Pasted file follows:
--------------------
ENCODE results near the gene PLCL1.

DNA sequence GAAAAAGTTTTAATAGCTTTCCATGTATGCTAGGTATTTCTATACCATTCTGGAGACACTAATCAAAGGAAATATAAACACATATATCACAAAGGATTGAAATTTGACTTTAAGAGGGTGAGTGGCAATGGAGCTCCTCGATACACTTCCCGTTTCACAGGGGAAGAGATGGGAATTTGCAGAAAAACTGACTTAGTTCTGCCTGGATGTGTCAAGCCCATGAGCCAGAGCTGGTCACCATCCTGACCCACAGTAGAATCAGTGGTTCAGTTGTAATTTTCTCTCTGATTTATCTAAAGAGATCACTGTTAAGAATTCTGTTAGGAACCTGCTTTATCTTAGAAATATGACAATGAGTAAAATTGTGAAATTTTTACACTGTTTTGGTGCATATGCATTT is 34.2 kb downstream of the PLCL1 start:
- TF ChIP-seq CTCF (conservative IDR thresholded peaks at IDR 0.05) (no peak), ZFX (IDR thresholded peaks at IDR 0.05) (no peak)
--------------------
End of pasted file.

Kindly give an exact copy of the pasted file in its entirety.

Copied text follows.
ENCODE results near the gene PLCL1.

DNA sequence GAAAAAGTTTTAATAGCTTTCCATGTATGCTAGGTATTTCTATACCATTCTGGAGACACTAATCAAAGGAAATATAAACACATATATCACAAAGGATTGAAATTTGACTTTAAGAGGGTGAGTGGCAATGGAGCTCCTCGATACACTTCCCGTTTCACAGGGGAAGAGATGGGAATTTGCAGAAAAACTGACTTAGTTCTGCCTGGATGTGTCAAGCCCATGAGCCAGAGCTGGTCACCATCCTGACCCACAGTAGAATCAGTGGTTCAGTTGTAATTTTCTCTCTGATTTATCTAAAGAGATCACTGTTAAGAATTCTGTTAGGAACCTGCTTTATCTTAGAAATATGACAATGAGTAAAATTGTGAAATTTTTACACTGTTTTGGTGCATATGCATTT is 34.2 kb downstream of the PLCL1 start:
- TF ChIP-seq CTCF (conservative IDR thresholded peaks at IDR 0.05) (no peak), ZFX (IDR thresholded peaks at IDR 0.05) (no peak)